Saturday, February 17, 2007
NORMAN WALLACE KILLED, OTHERS INJURED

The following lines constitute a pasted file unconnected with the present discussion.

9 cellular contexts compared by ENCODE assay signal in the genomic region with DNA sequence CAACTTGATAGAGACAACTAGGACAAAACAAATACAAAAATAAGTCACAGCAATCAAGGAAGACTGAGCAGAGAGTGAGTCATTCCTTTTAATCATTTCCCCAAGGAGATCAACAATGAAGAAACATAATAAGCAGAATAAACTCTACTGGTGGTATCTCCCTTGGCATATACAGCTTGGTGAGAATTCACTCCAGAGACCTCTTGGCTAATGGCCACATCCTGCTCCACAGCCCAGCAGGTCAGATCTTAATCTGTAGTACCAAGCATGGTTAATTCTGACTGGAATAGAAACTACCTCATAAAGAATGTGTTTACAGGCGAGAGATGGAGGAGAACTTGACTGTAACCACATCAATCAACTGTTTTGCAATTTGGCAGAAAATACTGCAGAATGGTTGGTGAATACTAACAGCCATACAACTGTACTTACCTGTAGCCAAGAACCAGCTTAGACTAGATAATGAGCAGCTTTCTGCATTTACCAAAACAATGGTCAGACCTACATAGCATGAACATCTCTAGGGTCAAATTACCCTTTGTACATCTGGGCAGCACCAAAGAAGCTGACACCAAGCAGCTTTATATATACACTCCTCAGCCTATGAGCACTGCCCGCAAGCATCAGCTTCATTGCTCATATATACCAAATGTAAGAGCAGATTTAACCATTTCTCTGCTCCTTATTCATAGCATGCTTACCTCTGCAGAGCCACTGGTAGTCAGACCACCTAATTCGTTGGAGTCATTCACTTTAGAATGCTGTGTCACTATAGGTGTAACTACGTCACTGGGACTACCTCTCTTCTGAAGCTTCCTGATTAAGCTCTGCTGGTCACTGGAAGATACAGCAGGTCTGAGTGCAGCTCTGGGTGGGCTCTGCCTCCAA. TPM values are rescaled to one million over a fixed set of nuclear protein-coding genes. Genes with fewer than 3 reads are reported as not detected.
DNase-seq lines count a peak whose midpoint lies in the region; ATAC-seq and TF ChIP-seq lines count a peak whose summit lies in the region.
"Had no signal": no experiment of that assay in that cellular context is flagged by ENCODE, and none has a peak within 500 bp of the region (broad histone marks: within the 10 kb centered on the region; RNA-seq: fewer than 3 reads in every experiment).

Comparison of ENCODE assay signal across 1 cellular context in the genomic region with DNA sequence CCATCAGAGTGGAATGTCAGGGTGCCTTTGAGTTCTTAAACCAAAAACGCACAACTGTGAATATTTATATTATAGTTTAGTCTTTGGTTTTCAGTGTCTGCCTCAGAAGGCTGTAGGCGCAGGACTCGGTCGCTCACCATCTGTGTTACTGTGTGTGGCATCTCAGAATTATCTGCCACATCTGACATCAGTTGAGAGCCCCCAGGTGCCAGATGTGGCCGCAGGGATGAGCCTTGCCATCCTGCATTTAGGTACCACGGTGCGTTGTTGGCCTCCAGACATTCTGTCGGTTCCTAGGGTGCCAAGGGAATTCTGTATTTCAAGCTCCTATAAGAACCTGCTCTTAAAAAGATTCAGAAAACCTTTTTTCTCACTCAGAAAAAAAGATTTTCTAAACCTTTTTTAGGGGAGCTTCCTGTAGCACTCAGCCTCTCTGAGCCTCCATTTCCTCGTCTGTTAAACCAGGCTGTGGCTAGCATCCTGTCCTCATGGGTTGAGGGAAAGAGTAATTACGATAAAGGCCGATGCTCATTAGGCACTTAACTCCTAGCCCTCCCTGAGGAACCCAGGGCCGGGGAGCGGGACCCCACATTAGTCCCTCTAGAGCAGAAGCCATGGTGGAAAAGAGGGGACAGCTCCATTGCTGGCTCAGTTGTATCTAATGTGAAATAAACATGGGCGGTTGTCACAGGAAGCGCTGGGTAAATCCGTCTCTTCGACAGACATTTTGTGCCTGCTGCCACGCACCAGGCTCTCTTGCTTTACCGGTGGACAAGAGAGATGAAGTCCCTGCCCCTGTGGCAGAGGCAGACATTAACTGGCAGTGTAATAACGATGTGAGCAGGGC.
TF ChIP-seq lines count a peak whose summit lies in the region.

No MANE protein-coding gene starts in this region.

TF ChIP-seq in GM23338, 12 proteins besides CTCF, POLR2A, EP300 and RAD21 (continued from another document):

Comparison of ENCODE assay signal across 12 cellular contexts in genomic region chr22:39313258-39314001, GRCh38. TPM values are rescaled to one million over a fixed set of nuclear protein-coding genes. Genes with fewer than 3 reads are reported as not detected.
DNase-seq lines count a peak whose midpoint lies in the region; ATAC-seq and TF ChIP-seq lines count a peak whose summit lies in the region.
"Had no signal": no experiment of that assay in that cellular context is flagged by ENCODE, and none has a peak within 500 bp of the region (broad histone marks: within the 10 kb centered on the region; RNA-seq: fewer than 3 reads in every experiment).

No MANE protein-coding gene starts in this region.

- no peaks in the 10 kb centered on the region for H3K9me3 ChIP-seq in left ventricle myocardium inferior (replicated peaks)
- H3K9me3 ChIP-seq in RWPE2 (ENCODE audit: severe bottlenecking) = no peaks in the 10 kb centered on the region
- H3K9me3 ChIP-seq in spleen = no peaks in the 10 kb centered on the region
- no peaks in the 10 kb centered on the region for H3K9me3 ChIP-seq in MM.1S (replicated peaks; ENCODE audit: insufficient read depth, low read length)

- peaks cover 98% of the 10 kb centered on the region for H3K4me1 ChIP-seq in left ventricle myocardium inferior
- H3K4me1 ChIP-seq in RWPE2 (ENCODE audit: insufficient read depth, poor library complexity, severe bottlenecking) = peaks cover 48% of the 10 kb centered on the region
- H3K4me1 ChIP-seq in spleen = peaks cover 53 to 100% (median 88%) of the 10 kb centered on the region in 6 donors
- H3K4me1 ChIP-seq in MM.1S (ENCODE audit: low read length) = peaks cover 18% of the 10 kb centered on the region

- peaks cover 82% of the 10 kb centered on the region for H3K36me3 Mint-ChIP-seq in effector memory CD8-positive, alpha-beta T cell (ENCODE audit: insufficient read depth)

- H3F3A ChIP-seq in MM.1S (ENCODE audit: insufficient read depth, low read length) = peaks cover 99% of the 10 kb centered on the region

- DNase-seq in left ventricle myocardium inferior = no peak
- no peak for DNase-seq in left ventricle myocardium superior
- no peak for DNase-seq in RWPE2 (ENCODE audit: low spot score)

Unlike many on this page, Norman Wallace did not die at the hands of an illegal alien. The thirty-year-old MBA student from Youngstown, Ohio, was hard working and full of promise, according to all accounts. One of eleven children, he was active in his church as a young man. After getting a BA in Business Administration from Youngstown State University, he worked as a portfolio manager and managing partner of a food distribution company. At the Weatherhead School program at Case, he had recently been elected president of the Black MBA Student Association. Norman Wallace was killed by naturalized citizen Biswanath Halder, who immigrated from India as a 28-year-old adult in 1969 and became a citizen 11 years later. Halder was arrested after a shooting rampage of seven hours in which several people on the campus of Case Western Institute of Technology were shot. The picture of the shooter emerging is of a person with serious psychological problems. Even though Halder had a degree in engineering, he began receiving Social Security checks in the late 1980s for his "disabilities." He sued several companies for not hiring him, starting in 1990. He sued Case University over his website allegedly being deleted by a Case employee, but the suit was recently thrown out of court, a possible motive for the rampage. On May 29, the Cuyahoga County grand jury issued a 338-count indictment against Halder, including charges of murder and kidnapping: he faces the death penalty. As of this writing, the questions that should be asked have not: was Halder's "loner" rage an amplification of failed adjustment to American society, even after decades of living here? In 1993, he wrote, "The only thing I had in my mind when I created the Asian Indian Network was to serve my fellow countrymen," hardly the sentiments of an assimilated immigrant. Was he noticeably psychologically unbalanced as a young man, and a person who should not have been admitted in the first place for immigration in normal screening? And why aren't these questions being asked?